Soon the talk gave way to action, hesitant at first, but later building up to a powerful pattern of resistance. The Stamp Act of 1765 brought out a storm of protest and firm action by the colonists. The act was repealed the following year (see Stamp Act). Other British measures led to equally strong protests and further political action by the colonists. Finally in April of 1769 Washington presented a plan to the House of Burgesses for boycotting British-made goods.
Washington's personal life continued to be active and varied. His farms grew wheat and corn, his mills ground grain into flour, and his boats caught fish for export shipment. Patty, his stepdaughter, died in 1773 of epilepsy. Her brother Jack was married early the next year to Nellie Calvert.
Meantime the need for action drew closer. Washington drilled his Virginia volunteers. In 1774 he rode with the Virginia delegation to attend the First Continental Congress in Philadelphia. The next spring he attended the Second Continental Congress. He wore the uniform of a Virginia militia officer.
He was not yet in favor of separation from England. He lagged behind the New England extremists who demanded independence at once. However, he believed that the rights of Americans had been attacked and he was ready to fight. The Congress was considering the news of Concord and Lexington and of Gage's British troops hemmed in at Boston by the New England farmer militia. It soon became clear that there must be armed resistance throughout the colonies.
Recognizing Washington's military experience and leadership, the Continental Congress gave him command of the new army. He asked no pay beyond his actual expenses, saying that "as no pecuniary consideration could have tempted me to accept this arduous employment at the expense of my domestic ease and happiness, I do not wish to make any profit from it." He rode away at once to Cambridge, Mass., and in July 1775 took command of the Continental Army.
The Colonies Win Independence
For the next six years Washington helped to hold the 13 colonies together. Congress itself had no legal standing until the Articles of Confederation became effective in 1781. The poverty-stricken colonies were jealous and divided. Washington's job in those years was far harder and more complex than those of a general who only fights battles. First he had to build an army from untrained and often unpaid men. Then Congress gave his quarrelsome officers some cause for complaint by appointing foreign soldiers to high rank. Terms of enlistment or conscription were short. Washington often saw nearly his whole army melt from under him as men went home, their legal term of service over.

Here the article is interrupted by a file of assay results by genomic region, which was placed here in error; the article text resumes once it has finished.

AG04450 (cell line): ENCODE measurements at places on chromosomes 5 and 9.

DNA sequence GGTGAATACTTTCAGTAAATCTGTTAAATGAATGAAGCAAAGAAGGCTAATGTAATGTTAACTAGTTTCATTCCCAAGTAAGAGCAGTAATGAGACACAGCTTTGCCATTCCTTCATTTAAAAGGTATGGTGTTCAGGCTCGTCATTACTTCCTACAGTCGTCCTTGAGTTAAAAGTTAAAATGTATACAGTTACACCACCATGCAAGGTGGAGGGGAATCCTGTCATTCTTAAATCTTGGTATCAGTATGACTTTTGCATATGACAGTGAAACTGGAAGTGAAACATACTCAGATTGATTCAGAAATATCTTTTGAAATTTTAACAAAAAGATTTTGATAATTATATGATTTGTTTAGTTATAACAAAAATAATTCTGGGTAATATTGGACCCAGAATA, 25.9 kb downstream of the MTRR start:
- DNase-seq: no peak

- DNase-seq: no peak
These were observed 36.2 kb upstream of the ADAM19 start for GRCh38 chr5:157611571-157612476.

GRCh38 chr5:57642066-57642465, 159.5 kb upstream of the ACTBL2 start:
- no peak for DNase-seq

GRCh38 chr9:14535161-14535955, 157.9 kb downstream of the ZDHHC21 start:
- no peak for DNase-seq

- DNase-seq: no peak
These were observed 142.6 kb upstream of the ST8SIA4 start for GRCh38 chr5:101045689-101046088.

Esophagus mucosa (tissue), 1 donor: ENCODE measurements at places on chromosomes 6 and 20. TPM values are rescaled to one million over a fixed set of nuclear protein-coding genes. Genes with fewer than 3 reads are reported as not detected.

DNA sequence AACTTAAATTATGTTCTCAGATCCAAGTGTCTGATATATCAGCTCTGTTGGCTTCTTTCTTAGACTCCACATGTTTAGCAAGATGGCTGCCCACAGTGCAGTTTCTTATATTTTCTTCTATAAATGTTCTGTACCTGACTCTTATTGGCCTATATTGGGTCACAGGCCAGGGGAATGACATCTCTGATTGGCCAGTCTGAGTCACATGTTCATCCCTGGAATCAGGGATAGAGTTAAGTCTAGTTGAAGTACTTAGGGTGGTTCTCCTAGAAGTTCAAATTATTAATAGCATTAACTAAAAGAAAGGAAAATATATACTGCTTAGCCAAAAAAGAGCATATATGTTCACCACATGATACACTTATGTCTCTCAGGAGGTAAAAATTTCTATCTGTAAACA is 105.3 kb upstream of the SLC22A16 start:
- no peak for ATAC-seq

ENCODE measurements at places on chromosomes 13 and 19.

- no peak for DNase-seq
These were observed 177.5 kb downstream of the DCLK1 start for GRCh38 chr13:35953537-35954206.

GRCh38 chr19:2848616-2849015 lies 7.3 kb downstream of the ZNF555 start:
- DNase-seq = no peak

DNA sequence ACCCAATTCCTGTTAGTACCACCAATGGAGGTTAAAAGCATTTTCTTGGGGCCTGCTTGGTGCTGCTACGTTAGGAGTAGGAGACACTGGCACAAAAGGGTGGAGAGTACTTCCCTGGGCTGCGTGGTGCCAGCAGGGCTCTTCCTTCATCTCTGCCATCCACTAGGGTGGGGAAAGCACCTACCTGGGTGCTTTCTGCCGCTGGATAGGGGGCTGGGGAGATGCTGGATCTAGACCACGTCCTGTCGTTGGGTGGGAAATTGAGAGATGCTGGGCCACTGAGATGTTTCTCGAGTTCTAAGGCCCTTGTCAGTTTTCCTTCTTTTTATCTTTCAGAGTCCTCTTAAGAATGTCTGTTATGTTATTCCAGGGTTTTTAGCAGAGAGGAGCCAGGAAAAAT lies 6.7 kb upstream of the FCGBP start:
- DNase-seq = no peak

He never had an army large enough to risk outright battle, and at times he was close to total defeat. The cruel winter at Valley Forge would have made a poorer leader quit in despair. Undiscouraged, Washington turned defeat into resounding victory.
Washington's plan was always to make it costly for the British to hold ground. He forced them out of Boston, then out of Philadelphia, and penned them up in useless occupation of New York City. In 1781 the right moment came. With the help of a French army and a French fleet he cornered the British commander, Lord Cornwallis, in the peninsula at Yorktown, Va., and forced his surrender.
The fighting was over in 1781. The Continental Army was held together for two more years until the final peace was made. Army hotheads, angered by slow pay and an ungrateful Congress, talked of mutiny and of seizing the government. Washington, calm and patient, discouraged them. In 1783 he said good-bye to his soldiers and returned to Mount Vernon.
A tragedy marred his happy return. Jack Custis, his stepson, had died of camp fever in 1781. Jack's two small children, George Washington Parke Custis and Eleanor Parke Custis, were taken in by the Washingtons and reared as their own.
Short Years of Private Life
Washington's public life seemed to be over, and he settled down to his affairs as a private citizen. His ability as a farmer, trader, and land investor showed itself again. Throughout the war he had required written reports from his estate managers. He replied with detailed instructions on what should be done. Now he himself was back to give orders and make plans. Washington had inherited a love for the land from his English ancestors, and ownership of land meant security and well-being to him.
Washington was one of the first American scientific farmers. He exchanged letters with agricultural experimenters at home and in England. He imported plants, shrubs, and trees from many parts of the world. As early as 1760 he experimented with alfalfa. With Thomas Jefferson he was one of the first to set out pecan trees. He planted clover, rye, and timothy to enrich the soil. He tried crop rotation at a time when plenty of new land awaited men whose old lands were worn out.
He is thought to have been the first in America to try raising mules. He improved his breed of sheep and obtained more than double the average yield of wool. Steadily adding to Mount Vernon, he increased its holdings to 8,000 acres, divided into five farms. He complained of heavy losses in bad years, but in good years his profits were large.
New developments in the West beckoned to him. He could not forget the Ohio country where he first won fame as a young officer. He visited it once more and foresaw that great armies of settlers would soon bring Kentucky, Tennessee, and Ohio into the Union as states. He himself acquired more than 50,000 additional acres, scattered over several territories. The Potomac appeared to be the great water highway of the future, and Washington took active part in a company to develop the river as a thoroughfare for settlers and trade goods.
The New Constitution